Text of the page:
Are Subjects Joined by "And" Singular or Plural? - Grammar Rules - Writer's Digest

Are Subjects Joined by "And" Singular or Plural? - Grammar Rules

If you're uncertain whether subjects joined by and should be singular or plural, you've come to the right place. The simple answer is here.
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Q: I’m writing a letter and am uncertain whether subjects joined by and should be singular or plural. So which sentence is correct: Your passion and commitment to my company HAVE inspired many, or, Your passion and commitment to my company HAS inspired many? —Carrie G.

subjects-joined-by-and

This kind of thing used to trip me up, too, as a subject with multiple nouns in it seems like it should always be plural. But that isn’t always the case. The way you group the items determines whether it’s a singular subject or a plural subject (and whether you’d use the plural verb have or the singular has). Let me explain.

Sentence subjects that have independent nouns connected by and are plural, thus requiring plural verbs (such as have). One trick to tell if the nouns are independent from each other is to divide the sentence into two sentences and see if the meaning stays the same. For example: The baseball players and the manager were disappointed after losing the big game. When divided, the sentences read: The baseball players were disappointed after losing the big game. The manager was disappointed after losing the game. The meaning is the same and these nouns are thus independent of each other, making the original sentence a plural sentence and requiring a plural verb (were).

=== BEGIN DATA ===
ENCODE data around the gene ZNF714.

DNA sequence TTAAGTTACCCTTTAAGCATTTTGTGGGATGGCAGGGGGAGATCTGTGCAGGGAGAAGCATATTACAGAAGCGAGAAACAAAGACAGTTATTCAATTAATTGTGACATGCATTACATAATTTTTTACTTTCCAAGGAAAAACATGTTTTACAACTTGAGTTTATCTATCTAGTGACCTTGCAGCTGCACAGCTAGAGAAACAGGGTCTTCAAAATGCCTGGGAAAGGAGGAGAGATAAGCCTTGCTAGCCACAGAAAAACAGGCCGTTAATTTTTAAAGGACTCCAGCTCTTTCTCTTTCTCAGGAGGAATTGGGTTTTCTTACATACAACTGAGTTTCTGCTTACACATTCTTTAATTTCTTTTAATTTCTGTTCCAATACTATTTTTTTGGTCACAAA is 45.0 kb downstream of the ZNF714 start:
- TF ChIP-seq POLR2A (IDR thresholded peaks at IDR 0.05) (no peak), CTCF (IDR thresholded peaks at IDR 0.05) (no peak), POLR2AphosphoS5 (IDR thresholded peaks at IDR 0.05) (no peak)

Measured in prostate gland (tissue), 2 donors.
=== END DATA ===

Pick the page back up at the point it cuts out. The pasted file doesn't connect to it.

Let’s apply this trick to the sentence in question, Your passion and commitment to my company have inspired many. It can be divided into two sentences and keep the same meaning (Your passion to my company has inspired many; your commitment to my company has inspired many), therefore it’s plural and requires the plural verb have.

Not all subjects using and to connect nouns are plural, though. Sentence subjects that have multiple nouns connected by and that refer to a singular thing require singular verbs. Consider, Green eggs and ham was Sam-I-Am’s favorite dish. In this sentence, green eggs and ham is one specific dish in and of itself, so you use the singular verb was. If you divide this sentence (Green eggs was his favorite dish/Ham was his favorite dish) you change the meaning—and Sam-I-Am would be pretty disappointed if you had him over for dinner and served only half of his favorite meal.

When in doubt, divide the sentence to see which verb you need. It will help you on your grammatical quest toward subject/verb agreement.

Want other Grammar Rules? Check out:
Sneaked vs. Snuck
Who vs. Whom
Lay vs. Lie vs. Laid 
Which vs. That
Since vs. Because
Ensure vs. Insure
Home in vs. Hone in
Leaped vs. Leapt

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Brian A. Klems is the online editor of Writer's Digest and author of the popular gift bookOh Boy, You're Having a Girl: A Dad's Survival Guide to Raising Daughters.

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